White House-sponsored public-service announcements against drug abuse must
identify the government's backing, the Federal Communications Commission ruled
The commission found that PSAs paid for by the Office of National Drug
Control Policy must identify the White House program as the sponsor, rejecting
the Advertising Council's claim that the announcements are exempt from
The program was created in 1998 after Congress grew concerned that free
anti-drug PSAs were airing less frequently.
To prevent the paid PSAs from supplanting free announcements from other
organizations, participants in the program were required to match every federal
dollar spent on ads with corresponding free airtime or other in-kind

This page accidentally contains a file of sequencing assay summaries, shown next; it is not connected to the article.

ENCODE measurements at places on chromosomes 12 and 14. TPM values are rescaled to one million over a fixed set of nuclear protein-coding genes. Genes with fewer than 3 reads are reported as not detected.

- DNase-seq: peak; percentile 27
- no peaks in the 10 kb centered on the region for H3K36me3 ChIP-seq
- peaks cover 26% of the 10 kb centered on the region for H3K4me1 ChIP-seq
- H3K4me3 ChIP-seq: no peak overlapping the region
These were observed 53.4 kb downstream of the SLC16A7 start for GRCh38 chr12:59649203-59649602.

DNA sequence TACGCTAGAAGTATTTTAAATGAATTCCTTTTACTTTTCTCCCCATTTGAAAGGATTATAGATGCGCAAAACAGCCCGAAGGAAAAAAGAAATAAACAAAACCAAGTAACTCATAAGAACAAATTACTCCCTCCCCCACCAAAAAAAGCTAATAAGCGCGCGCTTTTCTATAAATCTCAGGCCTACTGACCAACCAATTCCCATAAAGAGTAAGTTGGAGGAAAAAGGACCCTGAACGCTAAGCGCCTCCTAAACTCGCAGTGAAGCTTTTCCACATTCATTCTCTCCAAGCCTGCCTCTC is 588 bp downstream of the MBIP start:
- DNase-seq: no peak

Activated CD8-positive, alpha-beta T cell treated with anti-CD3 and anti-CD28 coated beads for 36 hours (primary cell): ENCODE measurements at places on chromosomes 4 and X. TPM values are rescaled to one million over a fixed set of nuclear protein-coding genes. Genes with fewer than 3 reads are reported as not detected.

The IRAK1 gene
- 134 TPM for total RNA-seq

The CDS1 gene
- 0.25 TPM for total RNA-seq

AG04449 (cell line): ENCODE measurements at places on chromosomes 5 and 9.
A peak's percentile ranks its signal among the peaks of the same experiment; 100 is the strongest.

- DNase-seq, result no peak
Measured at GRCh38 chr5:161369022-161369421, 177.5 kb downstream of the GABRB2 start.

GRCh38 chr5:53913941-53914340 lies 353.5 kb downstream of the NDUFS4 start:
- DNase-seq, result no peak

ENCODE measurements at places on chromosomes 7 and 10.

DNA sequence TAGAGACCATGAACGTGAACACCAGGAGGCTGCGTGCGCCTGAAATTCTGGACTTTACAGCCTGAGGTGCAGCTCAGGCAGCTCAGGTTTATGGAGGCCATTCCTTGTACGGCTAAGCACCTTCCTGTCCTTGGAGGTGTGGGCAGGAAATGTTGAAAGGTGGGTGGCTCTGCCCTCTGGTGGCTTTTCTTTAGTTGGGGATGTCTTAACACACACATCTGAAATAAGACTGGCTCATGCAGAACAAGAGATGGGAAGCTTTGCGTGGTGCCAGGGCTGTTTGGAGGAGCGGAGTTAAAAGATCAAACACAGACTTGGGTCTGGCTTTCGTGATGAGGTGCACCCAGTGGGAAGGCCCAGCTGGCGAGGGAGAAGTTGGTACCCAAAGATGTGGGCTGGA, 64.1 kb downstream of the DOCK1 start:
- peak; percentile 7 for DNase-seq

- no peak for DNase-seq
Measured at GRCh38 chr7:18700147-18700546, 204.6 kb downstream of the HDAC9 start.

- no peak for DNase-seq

contributions. Also, none of the program's funds were to be used to crowd out
Participating in a government-sponsored health campaign and anticrime
campaign does not abrogate identification requirements, the FCC found.
'It is not the nature of the message conveyed that determines whether an
identification is required, but rather whether or not a station receives
valuable consideration,' the commission said in its order.
Anticipating that the FCC might rule this way, the Ad Council also sought a
waiver, but the commission ruled that there was not sufficient